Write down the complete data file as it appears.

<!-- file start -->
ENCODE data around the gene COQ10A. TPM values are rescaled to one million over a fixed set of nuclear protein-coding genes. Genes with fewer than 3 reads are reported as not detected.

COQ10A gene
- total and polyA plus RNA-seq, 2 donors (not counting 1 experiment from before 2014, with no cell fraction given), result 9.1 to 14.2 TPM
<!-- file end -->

ENCODE data around the gene COQ10A. TPM values are rescaled to one million over a fixed set of nuclear protein-coding genes. Genes with fewer than 3 reads are reported as not detected.

COQ10A gene
- total and polyA plus RNA-seq, 2 donors (not counting 1 experiment from before 2014, with no cell fraction given), result 9.1 to 14.2 TPM